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The Honolulu Advertiser
Posted on: Tuesday, May 18, 2004

Wet winter gives way to hurricane season

 •  Map (opens in new window): One wet winter

By Robbie Dingeman
Advertiser Staff Writer

Honolulu weather forecasters confirm this past rainy season was one of the wettest in the past 30 years.

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Kevin Kodama, senior hydrologist for the National Weather Service in Hawai'i, said conditions seemed even soppier because of the stark contrast with the previous six years of drought. "Since 1997, it's been so dry," he said.

On O'ahu, nearly all rain gauges showed above-normal rainfall, he said, with the trans-Ko'olau Wilson Tunnel collecting more than 124 inches, or 171 percent of normal, from October 2003 to April of this year. Even generally dry Honolulu International Airport recorded 24 inches, or 155 percent of the normal rainfall.

Kodama said all islands saw above-normal rainfall.

Weather forecasters yesterday also said that Hawai'i can expect a "near average" hurricane season this year with four to five tropical storms in the Central Pacific. That's the official prediction from Jim Weyman, director of the Central Pacific Hurricane Center at the National Weather Service office in Honolulu.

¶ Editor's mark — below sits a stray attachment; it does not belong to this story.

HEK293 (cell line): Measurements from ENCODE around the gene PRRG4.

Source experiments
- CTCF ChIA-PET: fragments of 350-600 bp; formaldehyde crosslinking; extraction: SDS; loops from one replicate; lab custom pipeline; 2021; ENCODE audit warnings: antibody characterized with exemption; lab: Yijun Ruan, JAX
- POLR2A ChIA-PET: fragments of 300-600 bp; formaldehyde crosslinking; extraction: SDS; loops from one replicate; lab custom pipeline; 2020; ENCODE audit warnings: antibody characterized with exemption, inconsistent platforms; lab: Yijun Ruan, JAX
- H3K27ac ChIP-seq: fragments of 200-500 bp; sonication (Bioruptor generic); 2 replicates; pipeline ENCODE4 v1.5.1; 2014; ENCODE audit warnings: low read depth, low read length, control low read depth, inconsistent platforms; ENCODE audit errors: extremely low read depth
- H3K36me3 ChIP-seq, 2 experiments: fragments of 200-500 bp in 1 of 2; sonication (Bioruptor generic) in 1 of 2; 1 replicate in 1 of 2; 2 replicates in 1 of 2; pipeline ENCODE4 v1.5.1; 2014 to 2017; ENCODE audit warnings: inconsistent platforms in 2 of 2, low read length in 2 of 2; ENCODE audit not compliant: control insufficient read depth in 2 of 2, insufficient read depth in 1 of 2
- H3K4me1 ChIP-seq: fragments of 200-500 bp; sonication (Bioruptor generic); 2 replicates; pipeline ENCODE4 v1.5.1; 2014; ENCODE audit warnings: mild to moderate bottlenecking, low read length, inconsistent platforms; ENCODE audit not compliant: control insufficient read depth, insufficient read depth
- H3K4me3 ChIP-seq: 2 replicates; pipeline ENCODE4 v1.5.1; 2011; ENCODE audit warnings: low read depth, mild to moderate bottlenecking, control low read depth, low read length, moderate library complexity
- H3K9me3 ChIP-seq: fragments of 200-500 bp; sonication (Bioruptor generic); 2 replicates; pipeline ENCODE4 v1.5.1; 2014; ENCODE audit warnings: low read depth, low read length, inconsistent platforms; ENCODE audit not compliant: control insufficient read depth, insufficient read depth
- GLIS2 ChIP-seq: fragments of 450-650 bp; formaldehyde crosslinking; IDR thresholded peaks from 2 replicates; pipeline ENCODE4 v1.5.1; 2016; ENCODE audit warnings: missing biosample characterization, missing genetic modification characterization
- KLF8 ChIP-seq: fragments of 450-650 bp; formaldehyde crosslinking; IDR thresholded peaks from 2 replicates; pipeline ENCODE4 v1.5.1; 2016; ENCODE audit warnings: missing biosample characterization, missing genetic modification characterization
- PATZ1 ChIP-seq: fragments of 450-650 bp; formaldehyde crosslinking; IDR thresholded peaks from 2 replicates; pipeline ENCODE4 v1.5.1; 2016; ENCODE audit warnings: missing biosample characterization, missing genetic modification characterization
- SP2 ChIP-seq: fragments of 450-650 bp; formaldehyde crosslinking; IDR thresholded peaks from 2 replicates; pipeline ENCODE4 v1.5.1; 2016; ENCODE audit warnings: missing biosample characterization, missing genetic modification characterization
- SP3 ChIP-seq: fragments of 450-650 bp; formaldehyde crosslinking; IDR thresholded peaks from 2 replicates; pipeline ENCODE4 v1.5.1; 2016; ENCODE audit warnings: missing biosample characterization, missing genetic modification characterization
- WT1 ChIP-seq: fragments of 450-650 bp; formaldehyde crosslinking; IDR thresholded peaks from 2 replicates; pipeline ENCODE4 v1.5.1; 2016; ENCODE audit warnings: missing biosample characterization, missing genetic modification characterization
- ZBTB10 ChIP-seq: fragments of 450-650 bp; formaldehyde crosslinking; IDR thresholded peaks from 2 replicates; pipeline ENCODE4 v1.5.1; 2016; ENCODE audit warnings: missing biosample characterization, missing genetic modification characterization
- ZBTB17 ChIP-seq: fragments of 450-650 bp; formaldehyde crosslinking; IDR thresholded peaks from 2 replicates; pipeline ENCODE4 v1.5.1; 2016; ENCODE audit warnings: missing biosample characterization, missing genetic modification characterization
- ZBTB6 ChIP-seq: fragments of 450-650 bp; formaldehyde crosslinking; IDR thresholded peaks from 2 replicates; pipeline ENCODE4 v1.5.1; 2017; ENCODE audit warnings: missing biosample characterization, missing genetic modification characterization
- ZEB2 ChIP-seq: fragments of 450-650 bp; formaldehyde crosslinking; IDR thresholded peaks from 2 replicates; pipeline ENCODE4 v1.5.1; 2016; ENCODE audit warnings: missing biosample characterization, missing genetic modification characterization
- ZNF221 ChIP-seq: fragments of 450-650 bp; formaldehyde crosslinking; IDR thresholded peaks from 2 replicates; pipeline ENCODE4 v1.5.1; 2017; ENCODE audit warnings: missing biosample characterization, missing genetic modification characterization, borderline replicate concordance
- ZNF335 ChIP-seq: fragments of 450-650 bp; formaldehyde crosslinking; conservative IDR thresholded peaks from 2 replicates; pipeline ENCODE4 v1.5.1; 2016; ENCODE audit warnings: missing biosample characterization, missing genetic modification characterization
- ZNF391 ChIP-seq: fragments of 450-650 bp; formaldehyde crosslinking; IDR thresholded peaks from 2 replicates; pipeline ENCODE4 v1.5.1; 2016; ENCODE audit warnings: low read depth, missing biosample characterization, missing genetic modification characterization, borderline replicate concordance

But, of course, being weather, it could change. Weyman said that forecast could change in July or August, when climate conditions may shift to either El Ni–o or La Ni–a patterns.

Historically, the warmer waters of El Ni–o come with a more active hurricane season, plus drought conditions during winter and high surf. La Ni–a's cooler equatorial waters tend to bring a less active hurricane season.

Weyman said present conditions — neither El Ni–o nor La Ni–a — will likely continue through July, but there's no consensus on what will happen after that.

The Pacific hurricane season officially begins June 1 and ends Nov. 30. During last year's hurricane season, two tropical storms formed in the Central Pacific.

Forecasters say Hawai'i residents should always be prepared for a major storm. Hurricane preparedness information and survival kit contents are listed in the front pages of the telephone book.

"A hurricane will hit Hawai'i again in the future," Weyman said.

He just can't predict when.

Twelve years have passed since Hurricane 'Iniki devastated Kaua'i and parts of O'ahu, and that makes people complacent. Weyman said this often makes him feel like the boy who cried wolf.

On the subject of weather woes, all that rain doesn't mean that drought worries are over, said Rick Fontaine, a surface water specialist from the US. Geologic Survey, who tracks steam flow.

Fontaine said some March and April stream flows were higher than levels seen since the late 1980s. Still, he said, officials remain nervous about reservoir levels and are urging water conservation because ground-water levels take longer to respond to increases in rainfall following a drought.

"We have not corrected deficits that have occurred over a number of years," he said.

Reach Robbie Dingeman at 535-2429 or rdingeman@honoluluadvertiser.com.